Finding the wheel’s spokes that come from the right-hand side of the hub closest to the buckle center is crucial when the wheel pulls left. When pulling to the right, look for the corresponding spoke coming from the left.
Set the Tension Correctly
Make a half-turn with the nipple. Upon viewing the nipple from above (through the rim), it tightens clockwise; however, this is reversed when viewed in the stand, and it is tightened in an anticlockwise direction.
Make Sure You Double-Check Everything.
Check the result of your adjustment by moving the wheel back and forth. To make the tension more comfortable, adjust it further. Once the calliper has been tweaked a little, move on to the next buckle.
Truing a Bike Wheel without a Stand
Here are the steps to truing a wheel without a stand.
Find Out Whether the Wheel Spins
Some people may be able to roll home without touching the wheel. Let go of the brake and spin the wheel. If the wheel does not touch the brake pads and the frame or fork, it could be easier to repair it later. The brakes must stop the wheels, and you should ride very cautiously.
Be Sure To Check the Spokes.
As you turn the wheel, pull pairs of spokes in turn and squeeze. Any loose spokes will be apparent. Unless there has been an accident, the wheel may have simply slackened off and tightened the spoke may ensure the wheel straightens quickly so you can drive home to perform a more comprehensive evaluation.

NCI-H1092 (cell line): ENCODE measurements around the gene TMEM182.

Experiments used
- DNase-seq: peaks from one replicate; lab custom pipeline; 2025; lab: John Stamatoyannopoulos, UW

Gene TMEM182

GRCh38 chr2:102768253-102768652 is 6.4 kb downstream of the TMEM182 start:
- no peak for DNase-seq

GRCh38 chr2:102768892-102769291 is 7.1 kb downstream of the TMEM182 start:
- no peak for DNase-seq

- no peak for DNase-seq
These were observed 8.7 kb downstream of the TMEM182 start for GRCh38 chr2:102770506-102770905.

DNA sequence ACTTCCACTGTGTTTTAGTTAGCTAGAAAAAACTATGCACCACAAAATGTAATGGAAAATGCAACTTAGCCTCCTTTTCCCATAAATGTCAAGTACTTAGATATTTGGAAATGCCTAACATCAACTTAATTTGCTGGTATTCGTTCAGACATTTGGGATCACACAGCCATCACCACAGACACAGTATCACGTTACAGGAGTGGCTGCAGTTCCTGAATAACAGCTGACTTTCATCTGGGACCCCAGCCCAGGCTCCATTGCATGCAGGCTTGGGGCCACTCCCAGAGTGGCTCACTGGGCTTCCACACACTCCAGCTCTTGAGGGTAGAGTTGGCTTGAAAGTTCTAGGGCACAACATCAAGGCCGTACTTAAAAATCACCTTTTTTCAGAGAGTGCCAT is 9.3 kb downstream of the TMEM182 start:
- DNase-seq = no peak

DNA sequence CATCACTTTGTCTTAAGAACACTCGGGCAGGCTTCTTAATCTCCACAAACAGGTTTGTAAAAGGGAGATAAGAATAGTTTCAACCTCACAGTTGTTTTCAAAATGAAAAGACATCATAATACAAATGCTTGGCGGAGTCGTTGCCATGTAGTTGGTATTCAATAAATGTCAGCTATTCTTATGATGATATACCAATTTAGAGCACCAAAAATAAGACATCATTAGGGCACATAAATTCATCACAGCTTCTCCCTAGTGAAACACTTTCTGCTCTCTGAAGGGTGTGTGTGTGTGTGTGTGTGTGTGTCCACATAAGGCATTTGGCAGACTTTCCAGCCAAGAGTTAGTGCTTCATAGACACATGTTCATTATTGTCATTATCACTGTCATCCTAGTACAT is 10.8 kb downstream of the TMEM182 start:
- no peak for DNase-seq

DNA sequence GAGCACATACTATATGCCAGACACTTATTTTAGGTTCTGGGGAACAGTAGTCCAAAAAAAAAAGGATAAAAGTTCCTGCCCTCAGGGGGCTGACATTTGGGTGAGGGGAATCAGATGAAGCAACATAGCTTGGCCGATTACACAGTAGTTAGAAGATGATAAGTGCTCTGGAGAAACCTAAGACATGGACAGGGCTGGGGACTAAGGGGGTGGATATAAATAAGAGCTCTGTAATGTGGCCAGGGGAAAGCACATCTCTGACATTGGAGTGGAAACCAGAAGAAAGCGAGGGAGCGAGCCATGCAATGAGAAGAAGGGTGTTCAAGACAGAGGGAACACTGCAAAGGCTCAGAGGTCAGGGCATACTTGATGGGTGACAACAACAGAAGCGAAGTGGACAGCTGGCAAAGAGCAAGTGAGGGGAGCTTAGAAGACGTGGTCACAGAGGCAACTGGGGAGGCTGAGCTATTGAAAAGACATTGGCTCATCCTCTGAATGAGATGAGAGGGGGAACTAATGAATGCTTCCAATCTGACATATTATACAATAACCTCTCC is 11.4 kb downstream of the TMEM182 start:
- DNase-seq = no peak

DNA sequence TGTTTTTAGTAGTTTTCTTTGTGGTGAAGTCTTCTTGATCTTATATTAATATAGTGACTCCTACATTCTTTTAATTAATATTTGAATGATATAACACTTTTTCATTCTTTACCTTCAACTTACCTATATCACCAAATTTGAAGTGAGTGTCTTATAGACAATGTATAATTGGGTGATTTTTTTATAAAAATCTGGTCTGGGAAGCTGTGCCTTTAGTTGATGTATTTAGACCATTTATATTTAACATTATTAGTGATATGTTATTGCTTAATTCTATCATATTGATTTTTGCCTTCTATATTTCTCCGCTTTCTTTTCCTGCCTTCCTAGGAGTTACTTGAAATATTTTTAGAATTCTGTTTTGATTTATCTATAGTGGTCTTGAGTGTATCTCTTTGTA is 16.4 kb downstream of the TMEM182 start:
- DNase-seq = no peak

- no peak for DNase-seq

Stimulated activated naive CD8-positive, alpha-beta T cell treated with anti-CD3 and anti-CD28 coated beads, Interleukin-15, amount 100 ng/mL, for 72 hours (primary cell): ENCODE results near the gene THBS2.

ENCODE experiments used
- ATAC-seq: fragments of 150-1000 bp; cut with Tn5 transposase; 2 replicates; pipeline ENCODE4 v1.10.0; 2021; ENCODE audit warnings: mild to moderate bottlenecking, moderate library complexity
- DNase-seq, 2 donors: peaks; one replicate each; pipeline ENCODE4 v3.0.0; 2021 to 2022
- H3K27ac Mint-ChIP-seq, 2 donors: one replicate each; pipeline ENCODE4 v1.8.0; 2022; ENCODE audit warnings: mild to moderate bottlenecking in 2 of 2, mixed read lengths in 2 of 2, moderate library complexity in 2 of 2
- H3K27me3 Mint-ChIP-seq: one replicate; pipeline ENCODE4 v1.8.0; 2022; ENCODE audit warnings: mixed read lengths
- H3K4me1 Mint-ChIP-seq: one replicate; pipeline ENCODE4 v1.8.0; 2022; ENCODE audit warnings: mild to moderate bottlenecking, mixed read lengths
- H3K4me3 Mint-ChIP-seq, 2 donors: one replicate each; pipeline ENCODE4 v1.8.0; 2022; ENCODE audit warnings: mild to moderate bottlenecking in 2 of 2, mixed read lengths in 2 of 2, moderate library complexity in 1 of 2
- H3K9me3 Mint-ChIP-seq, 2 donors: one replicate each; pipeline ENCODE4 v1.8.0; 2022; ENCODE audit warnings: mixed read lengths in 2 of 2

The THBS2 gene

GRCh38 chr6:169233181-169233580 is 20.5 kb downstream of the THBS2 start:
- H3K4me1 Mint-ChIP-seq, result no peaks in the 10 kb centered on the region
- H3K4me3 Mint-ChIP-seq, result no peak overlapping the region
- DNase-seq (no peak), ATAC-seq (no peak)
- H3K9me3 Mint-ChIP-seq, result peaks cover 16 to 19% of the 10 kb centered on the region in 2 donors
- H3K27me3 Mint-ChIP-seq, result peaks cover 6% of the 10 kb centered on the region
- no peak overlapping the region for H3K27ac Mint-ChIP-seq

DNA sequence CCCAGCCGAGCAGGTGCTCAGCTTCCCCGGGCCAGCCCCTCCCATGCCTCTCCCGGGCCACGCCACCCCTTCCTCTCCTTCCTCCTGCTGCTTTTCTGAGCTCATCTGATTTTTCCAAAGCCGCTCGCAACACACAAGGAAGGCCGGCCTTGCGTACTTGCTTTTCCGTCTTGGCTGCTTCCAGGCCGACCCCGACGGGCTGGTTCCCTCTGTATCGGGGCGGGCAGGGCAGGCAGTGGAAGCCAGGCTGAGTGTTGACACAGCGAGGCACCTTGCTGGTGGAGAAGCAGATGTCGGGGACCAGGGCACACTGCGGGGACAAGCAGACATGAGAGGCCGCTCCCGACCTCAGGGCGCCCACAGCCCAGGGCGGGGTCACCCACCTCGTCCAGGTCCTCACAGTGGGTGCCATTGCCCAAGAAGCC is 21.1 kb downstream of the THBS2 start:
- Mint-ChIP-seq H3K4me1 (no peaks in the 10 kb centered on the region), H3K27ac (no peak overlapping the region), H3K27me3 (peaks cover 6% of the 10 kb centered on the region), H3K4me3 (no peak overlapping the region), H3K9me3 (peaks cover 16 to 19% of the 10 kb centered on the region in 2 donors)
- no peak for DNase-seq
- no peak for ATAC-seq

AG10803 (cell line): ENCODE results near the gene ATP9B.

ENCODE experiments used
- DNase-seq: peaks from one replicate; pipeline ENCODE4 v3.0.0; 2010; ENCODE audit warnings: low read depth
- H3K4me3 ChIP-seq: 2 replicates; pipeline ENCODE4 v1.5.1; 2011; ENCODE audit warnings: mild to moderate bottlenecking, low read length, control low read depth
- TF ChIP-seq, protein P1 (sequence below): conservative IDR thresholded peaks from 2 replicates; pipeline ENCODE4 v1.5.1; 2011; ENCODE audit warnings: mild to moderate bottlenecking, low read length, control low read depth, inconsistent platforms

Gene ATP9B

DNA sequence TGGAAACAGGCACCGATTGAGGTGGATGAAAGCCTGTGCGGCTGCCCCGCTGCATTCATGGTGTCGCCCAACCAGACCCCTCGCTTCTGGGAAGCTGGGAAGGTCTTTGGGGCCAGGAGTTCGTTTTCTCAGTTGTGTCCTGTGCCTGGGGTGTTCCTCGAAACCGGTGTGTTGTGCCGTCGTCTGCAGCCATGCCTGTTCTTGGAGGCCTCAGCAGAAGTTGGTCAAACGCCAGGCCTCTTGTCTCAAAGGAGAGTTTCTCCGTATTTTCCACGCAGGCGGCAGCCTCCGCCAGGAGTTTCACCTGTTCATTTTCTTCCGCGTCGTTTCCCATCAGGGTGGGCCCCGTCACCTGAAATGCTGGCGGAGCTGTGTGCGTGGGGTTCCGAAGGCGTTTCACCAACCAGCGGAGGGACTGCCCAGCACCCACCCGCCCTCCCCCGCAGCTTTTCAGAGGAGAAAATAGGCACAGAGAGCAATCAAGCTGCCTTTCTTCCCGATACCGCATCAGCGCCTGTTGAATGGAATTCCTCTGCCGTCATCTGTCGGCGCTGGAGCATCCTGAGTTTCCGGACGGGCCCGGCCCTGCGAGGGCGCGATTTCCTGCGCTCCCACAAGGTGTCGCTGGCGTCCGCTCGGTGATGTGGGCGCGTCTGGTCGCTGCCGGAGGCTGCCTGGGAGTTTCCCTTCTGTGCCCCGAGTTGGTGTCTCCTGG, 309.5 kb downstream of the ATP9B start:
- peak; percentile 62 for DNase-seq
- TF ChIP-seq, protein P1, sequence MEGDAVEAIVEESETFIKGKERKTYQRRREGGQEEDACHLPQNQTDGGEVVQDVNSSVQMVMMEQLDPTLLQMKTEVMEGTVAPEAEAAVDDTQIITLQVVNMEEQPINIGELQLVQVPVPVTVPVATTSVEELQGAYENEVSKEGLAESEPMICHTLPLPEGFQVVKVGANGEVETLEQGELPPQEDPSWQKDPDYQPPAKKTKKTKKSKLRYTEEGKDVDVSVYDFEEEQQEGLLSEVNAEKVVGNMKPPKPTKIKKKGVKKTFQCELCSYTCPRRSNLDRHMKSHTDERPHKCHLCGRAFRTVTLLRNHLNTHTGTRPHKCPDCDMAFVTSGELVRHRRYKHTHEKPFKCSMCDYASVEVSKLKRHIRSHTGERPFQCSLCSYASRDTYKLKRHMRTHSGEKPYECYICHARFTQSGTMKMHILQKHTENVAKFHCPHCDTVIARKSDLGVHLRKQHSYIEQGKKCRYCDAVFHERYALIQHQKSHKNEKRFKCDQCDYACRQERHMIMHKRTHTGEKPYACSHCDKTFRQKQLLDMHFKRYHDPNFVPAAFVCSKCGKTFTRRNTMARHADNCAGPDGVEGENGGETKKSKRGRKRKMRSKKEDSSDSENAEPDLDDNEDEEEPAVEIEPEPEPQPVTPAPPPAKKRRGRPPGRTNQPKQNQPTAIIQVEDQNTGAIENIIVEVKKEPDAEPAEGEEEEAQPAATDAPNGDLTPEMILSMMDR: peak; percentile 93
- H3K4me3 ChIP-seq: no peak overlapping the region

Identify the Buckle
When the spokes on the left side are tightened, they pull the rim to the left, while the spokes on the right do the opposite. When you’re sure of the spoke that needs tightening, attach the spoke key and give it a quarter-turn counterclockwise.
Adjust Tightness or Looseness
Spin the wheel intermittently and make minor adjustments to see the effect they have. By turning the spokes in a clockwise direction, you may be able to loosen the ones adjacent to the one you’re tightening. There’s a risk of throwing a wheel’s balance off. Do your best not to do it.
It Would Be Best If You Got It Checked Out.
It’s amazing how complex wheels are. Regardless of whether the spokes appear to be spinning happily, the tension must be even. It’s worth getting a mechanic to examine them properly if you’re uncertain of their condition following an accident.
How Much Does It Cost To True A Bike Wheel?
A bike shop will charge $20 – $30 to fix a fixable wheel but has a wobble. Your local bike shop will use professional equipment like a truing stand to ensure the wheel is rounded and straight.
How to Know Whether the Wheels Are Out Of True
Here is how to know whether your wheels need truing.
The Brake Rubbing
The next time you notice rubbing between your brake pad and the wheels of the rim, you need to think about truing the wheels.
When you ride a bike that is out of true, you may end up paying a lot for it later. Moreover, it will interfere with other wheels on your bicycle and the rest of it. Also, the brake pad may touch the wheel rim and hinder wheel rotation, resulting in a dangerous situation.